Ireland is a beautiful landscape thanks to its sights and views, but native Irish wildflowers lend a big hand to the beauty of the island.
Ireland is well known across the world for its luscious rolling green fields, mossy glens, and heathery hills. It is widely associated with several florae, including shamrock, lilies, and daffodils.
However, one of the most wonderful, and often overlooked things about this wee isle, is the rainbow of colour and character that washes over the landscape in the form of an array of spectacular native wildflowers.
Ireland is filled with flowers for butterflies, bees and fills our ecosystem. From pretty-petaled plants to prickly scrabbling shrubs, here are ten beautiful native Irish wildflowers to look for this spring and summer as you explore the Emerald Isle.
10. Sea aster – a star of the sea
First on our list of native Irish wildflowers is the sensational sea aster, also known as Tripolium pannonicum (its Latin name) or luibh bhléine (its name in the Irish language).
Belonging to a family of flowering plants called Asteraceae, this stunning wildflower is typically found along the Irish coastline, in saltmarshes, near estuaries, and occasionally near inland salt works. It is an incredibly durable plant and can flourish in remarkably little soil, can hold on for dear life on a cliff face, or survive partially submerged in saltwater.
The plant is perennial, meaning it can have a long lifespan of several years and blooms from July to October. They can grow up to one metre (3 ft) high and produce clusters of charming purple-blue daisy-like flowers with a bright yellow centre. They are a valuable source of nectar for butterflies like the red admiral, and they are truly a lovely sight to behold along Ireland’s rugged coastline.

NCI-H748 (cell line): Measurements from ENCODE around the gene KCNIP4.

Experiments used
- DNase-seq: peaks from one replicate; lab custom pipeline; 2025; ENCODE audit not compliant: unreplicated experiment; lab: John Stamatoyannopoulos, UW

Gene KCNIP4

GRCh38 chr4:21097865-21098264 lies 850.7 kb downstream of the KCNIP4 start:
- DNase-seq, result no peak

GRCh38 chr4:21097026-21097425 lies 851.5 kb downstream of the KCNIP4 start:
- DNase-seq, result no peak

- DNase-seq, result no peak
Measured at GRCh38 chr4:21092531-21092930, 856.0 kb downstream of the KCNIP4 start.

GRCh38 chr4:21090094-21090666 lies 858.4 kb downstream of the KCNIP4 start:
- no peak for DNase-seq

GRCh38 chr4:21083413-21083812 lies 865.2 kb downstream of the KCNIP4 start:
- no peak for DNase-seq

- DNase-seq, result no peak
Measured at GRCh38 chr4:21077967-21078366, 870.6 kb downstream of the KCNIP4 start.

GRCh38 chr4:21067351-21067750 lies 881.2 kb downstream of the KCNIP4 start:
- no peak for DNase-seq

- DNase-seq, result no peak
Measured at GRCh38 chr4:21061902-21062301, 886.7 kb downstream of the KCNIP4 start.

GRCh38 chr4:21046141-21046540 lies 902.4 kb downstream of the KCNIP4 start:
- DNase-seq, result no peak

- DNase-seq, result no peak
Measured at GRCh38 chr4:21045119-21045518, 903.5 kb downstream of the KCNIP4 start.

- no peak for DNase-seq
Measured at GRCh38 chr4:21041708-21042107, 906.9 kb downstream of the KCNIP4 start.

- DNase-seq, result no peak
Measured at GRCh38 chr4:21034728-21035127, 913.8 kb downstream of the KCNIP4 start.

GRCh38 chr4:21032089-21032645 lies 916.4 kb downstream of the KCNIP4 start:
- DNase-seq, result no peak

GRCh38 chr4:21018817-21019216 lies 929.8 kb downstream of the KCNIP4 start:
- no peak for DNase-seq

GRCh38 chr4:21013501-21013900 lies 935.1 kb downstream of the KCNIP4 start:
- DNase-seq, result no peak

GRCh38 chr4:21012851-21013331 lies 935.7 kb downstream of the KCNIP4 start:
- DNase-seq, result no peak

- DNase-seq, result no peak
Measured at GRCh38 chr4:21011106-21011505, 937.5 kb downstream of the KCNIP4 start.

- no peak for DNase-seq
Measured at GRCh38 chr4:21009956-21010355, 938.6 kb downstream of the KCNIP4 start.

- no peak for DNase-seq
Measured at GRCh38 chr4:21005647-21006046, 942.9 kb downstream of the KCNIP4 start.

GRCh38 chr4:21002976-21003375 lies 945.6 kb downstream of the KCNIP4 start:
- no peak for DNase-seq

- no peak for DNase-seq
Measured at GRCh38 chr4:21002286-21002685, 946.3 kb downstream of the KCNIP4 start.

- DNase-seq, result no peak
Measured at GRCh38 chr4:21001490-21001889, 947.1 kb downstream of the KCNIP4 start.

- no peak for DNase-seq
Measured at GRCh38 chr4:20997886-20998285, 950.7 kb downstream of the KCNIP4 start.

9. Marsh cinquefoil – a flower of the marsh, bog, and lake
Next on our list of beautiful native Irish wildflowers is the marsh cinquefoil, also known as Comarum palustre or cno léana. Belonging to the Rosaceae family group, this perennial wildflower blooms from May to July.
It is identifiable primarily due to its vibrant display of stunning star-shaped maroon-red flowers that emit a radiant reddish hue. This native wildflower is another excellent source of nectar for bees and butterflies. It is typically found across Ireland’s marshes, bog lands, and along the shores of many an Irish lake.
8. Common centaury – a flower with a sunny disposition
Our next wildflower can be found in abundance on sandy dunes, or hidden in damp woodland ridges, and is called the common centaury, also known as Centaurium erythraea or dréimire mhuire. This is a low-growing biennial, meaning it lives for about two years, and belongs to the Gentianaceae family.
Common centaury typically blooms between June and September and can grow from 5 cm to 50 cm tall, producing a mass of powdery pink flowers. They only open in the summer sunshine and will often close during the afternoon, so make sure to catch these lovely flowers in the early morning sun to appreciate their full potential.
7. Bog rosemary – pretty, yet oh so poisonous
From sunny summer flowers, we now move on to moisture-loving shrubs. Our next native Irish wildflower is bog rosemary, also known as Andromeda polifolia or lus na móinte, and belongs to the Ericaceae family. Do not be fooled by the name, this pretty plant is very poisonous and is not to be consumed!
As the name gives away, it grows primarily in Irish bogs, most of which are in the Irish midlands. The plant rarely exceeds 40 cm in height and can easily be missed as it grows surrounded by Ireland’s moisture-rich mosses.
From early May, little clusters of pink flowers start to bloom, being a strong pink colour at first, before fading to a paler colour in June.
6. Meadow and creeping buttercups – a common native gem